Mitsubishi UFJ Financial Group Inc., Japan’s largest bank, climbed 2.1 percent. Canon gained 3.8 percent in Tokyo after the camera maker said it will spend as much as 50 billion yen ($502 million) to buy back its shares. Samsung Life Insurance Co. (032830) tumbled 5.2 percent in Seoul after the insurer’s fourth-biggest stockholder sold three million shares at a discount to yesterday’s closing price.
The MSCI Asia Pacific Index climbed 0.4 percent to 133.07 as of 6:43 p.m. in Hong Kong after falling as much as 0.6 percent. Seven of the 10 industry groups on the gauge rose. The yen dropped 0.2 percent, before erasing losses, amid speculation the Bank of Japan and Prime Minister Shinzo Abe will boost stimulus to offset an expected increase to the consumption tax.
“The fact that Japan’s leaders are looking to counter the impact of the sales-tax hike suggests that they are on top of the situation and we should hear more about how they plan to do so over the next week,” Stan Shamu, a Melbourne-based market strategist at IG Ltd., said in an e-mail. “This could even mean further stimulus might be on the way.”
Japan’s Topix index rose 0.6 percent as financial shares climbed. Mitsubishi UFJ climbed 2.1 percent to 620 yen. Mizuho Financial Group Inc. gained 1.9 percent to 212 yen.
Japanese shares could plunge at least 10 percent if Abe fails to carry through on a plan to raise a sales tax in April, according to 22 of 32 economists surveyed by Bloomberg News.
The Bank of Japan began a two-day policy meeting today. The central bank will probably refrain from adding to the unprecedented easing unveiled in April, according to a Bloomberg News survey of economists.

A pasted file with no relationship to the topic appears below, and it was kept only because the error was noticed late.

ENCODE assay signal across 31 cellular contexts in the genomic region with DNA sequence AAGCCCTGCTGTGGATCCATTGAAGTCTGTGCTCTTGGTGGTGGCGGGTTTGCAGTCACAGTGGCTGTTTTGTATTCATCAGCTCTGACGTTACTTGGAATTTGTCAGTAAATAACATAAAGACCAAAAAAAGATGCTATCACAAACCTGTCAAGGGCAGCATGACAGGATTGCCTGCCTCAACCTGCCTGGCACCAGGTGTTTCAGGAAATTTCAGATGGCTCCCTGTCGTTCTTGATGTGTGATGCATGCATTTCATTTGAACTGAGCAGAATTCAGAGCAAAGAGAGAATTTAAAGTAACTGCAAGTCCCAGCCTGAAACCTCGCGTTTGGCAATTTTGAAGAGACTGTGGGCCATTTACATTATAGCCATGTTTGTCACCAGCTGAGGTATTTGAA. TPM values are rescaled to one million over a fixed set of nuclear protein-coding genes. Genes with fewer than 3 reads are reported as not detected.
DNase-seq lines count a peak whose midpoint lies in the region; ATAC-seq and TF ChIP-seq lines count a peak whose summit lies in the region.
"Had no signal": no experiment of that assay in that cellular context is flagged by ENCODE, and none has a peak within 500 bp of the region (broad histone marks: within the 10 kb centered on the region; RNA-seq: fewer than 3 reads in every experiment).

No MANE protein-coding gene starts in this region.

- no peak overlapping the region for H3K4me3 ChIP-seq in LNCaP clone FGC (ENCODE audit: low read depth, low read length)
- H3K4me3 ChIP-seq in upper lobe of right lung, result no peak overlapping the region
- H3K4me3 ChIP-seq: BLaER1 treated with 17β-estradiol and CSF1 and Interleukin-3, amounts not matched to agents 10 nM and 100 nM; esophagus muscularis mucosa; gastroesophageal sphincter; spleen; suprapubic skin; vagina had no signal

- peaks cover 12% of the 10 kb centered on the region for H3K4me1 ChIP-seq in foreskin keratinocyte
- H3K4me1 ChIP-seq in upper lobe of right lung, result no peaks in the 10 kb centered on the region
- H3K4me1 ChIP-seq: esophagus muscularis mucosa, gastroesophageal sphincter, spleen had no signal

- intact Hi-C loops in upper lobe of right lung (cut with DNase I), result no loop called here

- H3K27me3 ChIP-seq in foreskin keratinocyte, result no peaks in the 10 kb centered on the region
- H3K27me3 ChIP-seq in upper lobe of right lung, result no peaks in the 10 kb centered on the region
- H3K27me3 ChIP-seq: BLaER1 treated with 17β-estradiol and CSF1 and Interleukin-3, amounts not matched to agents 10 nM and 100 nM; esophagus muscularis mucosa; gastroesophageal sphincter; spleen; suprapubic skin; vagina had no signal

Japan’s Topix has climbed 34 percent this year, the best performer among 24 developed markets tracked by Bloomberg, amid optimism Abe and the BOJ can lead the country out of deflation with unprecedented monetary easing and economic reforms.
Singapore’s Straits Times Index declined 1.3 percent, and Taiwan’s Taiex lost less than 0.1 percent. Hong Kong’s Hang Seng Index slipped 0.3 percent, while China’s Shanghai Composite rose 0.2 percent. New Zealand’s NZX 50 Index gained less than 0.1 percent. South Korea’s Kospi index was little changed.
Australia’s S&P/ASX 200 Index declined 0.7 percent, maintaining losses after a report showed the economy grew more than forecast last quarter as non-housing construction surged.
The MSCI Asia Pacific Index has risen 2.9 percent so far this year, while the S&P 500 Index surged 15 percent, as investors pulled money from Asian and emerging markets amid concern the Federal Reserve will taper stimulus this month.
The Asia-Pacific benchmark trades at 13 times estimated earnings, compared with 14.8 times for the S&P 500 and 13.7 for the Stoxx Europe 600 Index, according to data compiled by Bloomberg.
China’s Shanghai Composite lost 6.2 percent this year. President Xi Jinping said yesterday the nation’s slower economic growth this year was a conscious choice by the government to allow it to adjust the nation’s economic structure.
Canon rose 3.8 percent to 3,145 yen in Tokyo after the camera maker said it will buy back as much as 1.6 percent of its outstanding shares from Sept. 4 to Nov. 1.
Samsung Life sank 5.2 percent to 100,000 won in Seoul after CJ Corp. sold shares in a sale expected to raise $286 million.
Isuzu Motors Ltd. (7202) lost 2.4 percent to 606 yen in Tokyo. Deutsche Bank AG downgraded its the carmaker’s equity rating to hold from buy.
HTC Corp. plunged 6.8 percent to NT$137.50 in Taipei, an eight-year low. Investors are worried the company’s August sales will decline 20 percent as consumers refrain from buying mobile phones as Apple Inc. prepares to release new products, Jih Sun Securities analyst Fu-li Chen said by telephone today.
Futures on the Standard & Poor’s 500 Index fell less than 0.1 percent. The equities gauge added 0.4 percent in New York yesterday as the Institute for Supply Management reported its U.S. manufacturing index increased to 55.7 in August, the strongest reading since June 2011, from 55.4 in July. The median forecast in a Bloomberg survey was 54. Readings above 50 percent indicate growth.
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